U.S. Senator John Thune (R-SD), Ranking Member of the Senate Committee on Commerce, Science, and Transportation, delivered the following prepared remarks at today's full committee hearing on the nominations of Terrell McSweeny to the Federal Trade Commission and Michael O'Rielly to the Federal Communications Commission:
Mr. Chairman, thank you for holding this hearing today to consider the nomination of Michael O'Rielly to be a commissioner at the Federal Communications Commission, and the nomination of Terrell McSweeny to be a commissioner at the Federal Trade Commission.
Mr. O'Rielly and Ms. McSweeny, thank you very much for your willingness to serve the nation in these important positions of responsibility. I have had the privilege of being one of five Members for whom Mr. O'Rielly has worked for in the Senate--John Sununu, John Ensign, myself, Jon Kyl, and most recently John Cornyn. I think I detect a pattern here
Mike did excellent work at the Policy Committee, and he has been a dedicated public servant in Congress for nearly twenty years. Much of Mike's Senate work has focused on the nation's communications landscape, and I am sure he will continue to serve our country with distinction in his new role at the FCC, should he be confirmed.
As I have said before, it is clear we are living in the middle of a digital revolution, which is being powered, in large part, by the huge investments made by the broadband industry. There is enormous potential for job creation and innovation in the broadband, Internet, and technology sectors.
Both the FCC and the FTC are regulatory agencies that oversee various aspects of the interactions between consumers and industry in these important sectors of our economy, whether it is mobile technology privacy issues, which the FTC is actively investigating, or the FCC's critical efforts to increase the availability of private sector spectrum to keep pace with exploding demand. Those who are a part of these independent agencies must possess sound judgment so they can find the right balance between intervening in the marketplace to correct market failures and applying restraint from taking actions that could overburden industry, harm innovation and stifle economic growth.
I believe we as a Committee must focus on establishing modern legal and regulatory structures that serve the purposes of our 21st Century economy, whether it is reviewing the authorities of the FTC under Section 5 of its statute regarding unfair methods of competition and unfair and deceptive acts or practices, or seeking to modernize and streamline our telecom laws to better reflect today's converging marketplace. It is time for our technology and communications sectors to be governed by laws written in the 21st Century that reflect today's reality and allow for tomorrow's advances, rather than laws established long before the Internet was invented. I hope that the nominees before us today will work with us in Congress, should they be confirmed, to seek to amend the law where it may be inadequate or outdated.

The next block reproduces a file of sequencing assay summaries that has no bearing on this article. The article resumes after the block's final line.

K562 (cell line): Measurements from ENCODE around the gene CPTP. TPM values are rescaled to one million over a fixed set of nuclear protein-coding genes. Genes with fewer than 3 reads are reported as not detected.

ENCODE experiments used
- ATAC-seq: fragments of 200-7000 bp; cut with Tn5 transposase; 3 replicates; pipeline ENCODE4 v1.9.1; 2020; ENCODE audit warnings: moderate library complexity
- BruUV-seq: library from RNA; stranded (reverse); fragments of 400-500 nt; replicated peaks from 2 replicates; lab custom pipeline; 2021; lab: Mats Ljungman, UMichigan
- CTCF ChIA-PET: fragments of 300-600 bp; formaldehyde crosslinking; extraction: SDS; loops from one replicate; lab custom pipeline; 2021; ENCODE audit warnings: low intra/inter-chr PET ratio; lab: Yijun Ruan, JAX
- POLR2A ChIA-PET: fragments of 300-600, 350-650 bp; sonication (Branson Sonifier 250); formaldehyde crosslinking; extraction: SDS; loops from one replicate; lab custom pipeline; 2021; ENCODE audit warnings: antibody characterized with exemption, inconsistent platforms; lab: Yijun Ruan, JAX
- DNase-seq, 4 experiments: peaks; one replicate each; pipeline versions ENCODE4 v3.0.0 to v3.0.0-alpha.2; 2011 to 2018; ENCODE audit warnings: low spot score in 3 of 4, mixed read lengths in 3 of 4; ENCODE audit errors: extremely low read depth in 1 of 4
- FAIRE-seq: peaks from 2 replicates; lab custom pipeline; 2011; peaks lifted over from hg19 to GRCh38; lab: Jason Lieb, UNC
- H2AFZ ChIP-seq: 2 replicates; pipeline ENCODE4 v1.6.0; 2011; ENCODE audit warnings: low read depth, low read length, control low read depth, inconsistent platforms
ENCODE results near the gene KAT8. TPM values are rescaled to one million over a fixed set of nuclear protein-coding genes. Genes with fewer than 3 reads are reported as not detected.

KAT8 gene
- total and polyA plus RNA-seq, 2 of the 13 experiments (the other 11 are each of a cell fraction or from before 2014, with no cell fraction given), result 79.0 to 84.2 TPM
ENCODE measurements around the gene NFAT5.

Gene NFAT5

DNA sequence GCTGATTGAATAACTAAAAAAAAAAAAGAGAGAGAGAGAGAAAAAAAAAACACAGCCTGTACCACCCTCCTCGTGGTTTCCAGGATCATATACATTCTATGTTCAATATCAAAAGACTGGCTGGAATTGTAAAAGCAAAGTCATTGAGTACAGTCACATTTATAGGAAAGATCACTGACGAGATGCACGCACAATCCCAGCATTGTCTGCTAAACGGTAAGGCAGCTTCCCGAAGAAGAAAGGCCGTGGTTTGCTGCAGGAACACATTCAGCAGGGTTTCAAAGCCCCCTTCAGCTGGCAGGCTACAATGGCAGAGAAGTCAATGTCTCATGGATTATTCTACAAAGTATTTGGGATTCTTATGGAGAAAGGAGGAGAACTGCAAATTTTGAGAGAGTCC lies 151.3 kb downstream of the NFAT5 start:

In addition to these efforts, we must also be mindful of the rural areas of our nation. Universal Service is, of course, very important to rural America. The Universal Service Fund reforms put in place by the FCC in the fall of 2011 are unfortunately creating a great deal of uncertainty and unpredictability for many rural carriers. As the FCC continues implementing these reforms, I hope that a full slate of FCC commissioners will look to apply them in a way that is more predictable for rural carriers and customers.
Rural Americans are also facing significant call completion problems. I'm troubled by one study indicating that, during a period between 2011 and 2012, the incompletion rate was 13 times higher in rural areas than in non-rural areas. Calls that fail to be completed result in rural businesses losing customers, and family members in rural areas being cut off from each other. I was pleased to see the FCC take action yesterday by issuing an order and notice of proposed rulemaking that seeks to enhance the agency's ability to investigate this problem by taking steps to improve the performance of calls made to rural America. Sadly, for impacted customers and businesses in rural areas -- including South Dakota -- this has taken far too long to remedy.
I would be remiss if I did not extend an open invitation to both of you to visit South Dakota. There is no substitute for seeing firsthand the challenges that are unique to rural communities and the value that new technology holds for Americans living in rural areas. I want to make sure that all consumers, including those in rural communities, are able to enjoy the economic and societal benefits of the digital economy.
With regard to the nominations process for Mr. O'Rielly, I am mindful that the President's nominee for Chairman of the FCC is awaiting floor action. I hope that we can quickly process Mr. O'Rielly's nomination, and that we can ultimately have a full slate of FCC Commissioners by the time Congress breaks for the recess currently scheduled for mid-October.
Thank you again, Mr. Chairman, for holding this important hearing, and I look forward to the testimony from our witnesses.